Stinging nettles are now starting to show up everywhere, and if you read my last blog post on cleavers, you'll know they often can be seen growing together. Both these herbs incidentally can be used for skin conditions - yet whilst cleavers are cooling and moistening, nettles are heating and drying. So even in nature, opposites attract!
The days are finally drawing out, the evenings are lighter, and there is a change in the air. We are now starting to see sudden burst of green leaves on trees, the birds are busy nest building, and flowers are starting to bloom. These subtle signs of life herald in what is to come; and that is always uplifting, particularly after months of seeing brown and grey...
One of my favourite visions of green is from the herb cleavers - which is often seen growing with nettle - they are friends! I harvest it all the time, and make cleavers juice to give myself a spring clean
Read below for why you should get cleavers into your life, and how to make juice for yourself.
At work we have alot of rose bushes - about 800 Damask rose bushes were planted, and we harvest the beautful roses by hand to be tinctured.
Imagine how delicious they smell on warm days - when I walk down the avenues of them I breathe deeply, and watch the countless bees drifting between them all.
Rosehips form over autumn, and can still be found in winter - they deepen in colour over time, and are best to harvest after the first frost.
Add some medicinal sweetness to your day!
Honey is already delicious I know, but if infused with some herbs/spices it becomes an easy & gentle method to incorporate some herbal goodness into your day.
Dandelions - translated from the French - 'dent de lion' (lion's tooth) refers to its jagged leaves, and many people also liken the distinctive golden fluffy flowerheads to that of a lion's mane.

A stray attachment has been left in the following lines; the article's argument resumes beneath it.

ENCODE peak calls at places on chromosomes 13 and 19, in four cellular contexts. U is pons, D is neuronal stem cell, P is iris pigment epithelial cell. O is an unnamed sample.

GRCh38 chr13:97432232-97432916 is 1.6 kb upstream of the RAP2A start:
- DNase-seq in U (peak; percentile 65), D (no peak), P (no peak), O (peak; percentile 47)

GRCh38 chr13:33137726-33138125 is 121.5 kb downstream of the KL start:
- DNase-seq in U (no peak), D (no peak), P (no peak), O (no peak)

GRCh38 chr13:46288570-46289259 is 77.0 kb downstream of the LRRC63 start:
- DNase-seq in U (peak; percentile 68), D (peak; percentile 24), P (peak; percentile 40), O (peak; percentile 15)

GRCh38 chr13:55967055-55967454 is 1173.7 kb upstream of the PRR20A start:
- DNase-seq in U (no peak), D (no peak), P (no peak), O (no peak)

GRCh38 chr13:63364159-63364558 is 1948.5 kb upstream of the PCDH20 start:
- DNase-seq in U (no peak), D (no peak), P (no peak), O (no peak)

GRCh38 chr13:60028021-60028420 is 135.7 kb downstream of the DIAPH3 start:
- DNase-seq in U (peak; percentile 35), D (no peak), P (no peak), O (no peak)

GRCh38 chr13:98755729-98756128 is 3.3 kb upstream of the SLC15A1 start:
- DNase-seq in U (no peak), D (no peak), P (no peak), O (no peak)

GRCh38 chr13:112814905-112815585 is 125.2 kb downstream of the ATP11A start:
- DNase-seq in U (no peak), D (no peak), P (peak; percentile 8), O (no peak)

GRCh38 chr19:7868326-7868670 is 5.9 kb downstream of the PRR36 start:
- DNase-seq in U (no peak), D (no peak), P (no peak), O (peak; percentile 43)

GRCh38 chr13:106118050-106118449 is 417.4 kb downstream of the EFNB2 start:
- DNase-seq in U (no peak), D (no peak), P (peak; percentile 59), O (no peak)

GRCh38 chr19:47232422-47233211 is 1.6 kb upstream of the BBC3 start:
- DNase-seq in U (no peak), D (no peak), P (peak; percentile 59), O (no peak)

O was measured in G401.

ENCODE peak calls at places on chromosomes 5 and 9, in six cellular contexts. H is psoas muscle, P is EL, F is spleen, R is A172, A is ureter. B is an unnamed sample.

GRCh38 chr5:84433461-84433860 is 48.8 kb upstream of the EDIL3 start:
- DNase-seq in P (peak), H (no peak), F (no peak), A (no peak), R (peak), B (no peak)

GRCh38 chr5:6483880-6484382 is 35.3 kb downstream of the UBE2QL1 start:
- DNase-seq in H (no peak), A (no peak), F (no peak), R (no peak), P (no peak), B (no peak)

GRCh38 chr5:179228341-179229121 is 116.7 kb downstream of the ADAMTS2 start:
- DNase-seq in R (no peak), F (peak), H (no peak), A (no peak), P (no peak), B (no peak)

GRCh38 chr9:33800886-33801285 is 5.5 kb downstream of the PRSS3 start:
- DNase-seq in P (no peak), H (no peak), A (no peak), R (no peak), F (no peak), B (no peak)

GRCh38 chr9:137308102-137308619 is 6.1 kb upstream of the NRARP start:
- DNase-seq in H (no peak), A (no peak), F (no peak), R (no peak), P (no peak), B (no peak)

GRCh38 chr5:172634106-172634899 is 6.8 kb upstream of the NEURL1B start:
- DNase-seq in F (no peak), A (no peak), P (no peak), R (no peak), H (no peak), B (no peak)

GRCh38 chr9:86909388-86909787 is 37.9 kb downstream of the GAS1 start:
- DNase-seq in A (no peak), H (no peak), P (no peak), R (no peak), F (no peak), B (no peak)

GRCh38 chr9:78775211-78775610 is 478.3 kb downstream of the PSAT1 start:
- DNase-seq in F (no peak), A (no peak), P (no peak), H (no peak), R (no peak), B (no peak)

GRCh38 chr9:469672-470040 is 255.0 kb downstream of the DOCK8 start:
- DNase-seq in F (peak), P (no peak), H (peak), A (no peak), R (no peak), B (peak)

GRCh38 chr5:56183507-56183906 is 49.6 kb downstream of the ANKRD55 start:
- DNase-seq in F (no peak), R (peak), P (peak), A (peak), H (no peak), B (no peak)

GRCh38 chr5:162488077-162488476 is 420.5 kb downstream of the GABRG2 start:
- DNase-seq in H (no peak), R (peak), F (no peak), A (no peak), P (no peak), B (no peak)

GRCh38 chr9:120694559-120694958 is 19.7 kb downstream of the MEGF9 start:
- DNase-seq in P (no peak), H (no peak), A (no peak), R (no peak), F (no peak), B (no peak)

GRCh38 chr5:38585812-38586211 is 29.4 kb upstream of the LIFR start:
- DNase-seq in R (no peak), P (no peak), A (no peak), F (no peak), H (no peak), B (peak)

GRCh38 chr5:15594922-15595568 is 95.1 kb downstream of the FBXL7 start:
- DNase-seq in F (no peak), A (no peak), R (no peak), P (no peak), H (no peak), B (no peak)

March has been Women's history month - this year's theme was 'Visionary women: champions of peace & non-violence' - women are typically seen as peace keepers, as nurturing & caring, they show compassion & empathy, and are thought of as gentle & tolerant. Whilst this can be true, let's not underestimate women as just being 'the fairer sex'; Women too can possess strength and resilliance, have shown courage in adversity, and continue to assert independence (traits considered 'masculine').
Beltane is a festival of fire, the name breaks down into 'Bel' meaning 'Bright One' - the Celtic sun god, and the Gaelic word 'Teine', meaning fire.
Spring is coming - and we shift into a new equinox - Ostara/Eostra.
During this equinox there is a change of energy and optimism in the air - we all feel it, it awakens our senses and puts a literal spring in our step. After resting and hibernating in winter during the solstice of Yule, awakening during Imbolc - a time to plan and prepare; we can now invest our energies into putting such plans to action and grow the seeds we had sown.
The days are slowly drawing out, I have noticed this when hosing off all the gardening tools we have used at the end of each day - I no longer need a head torch, it is no longer pitch black.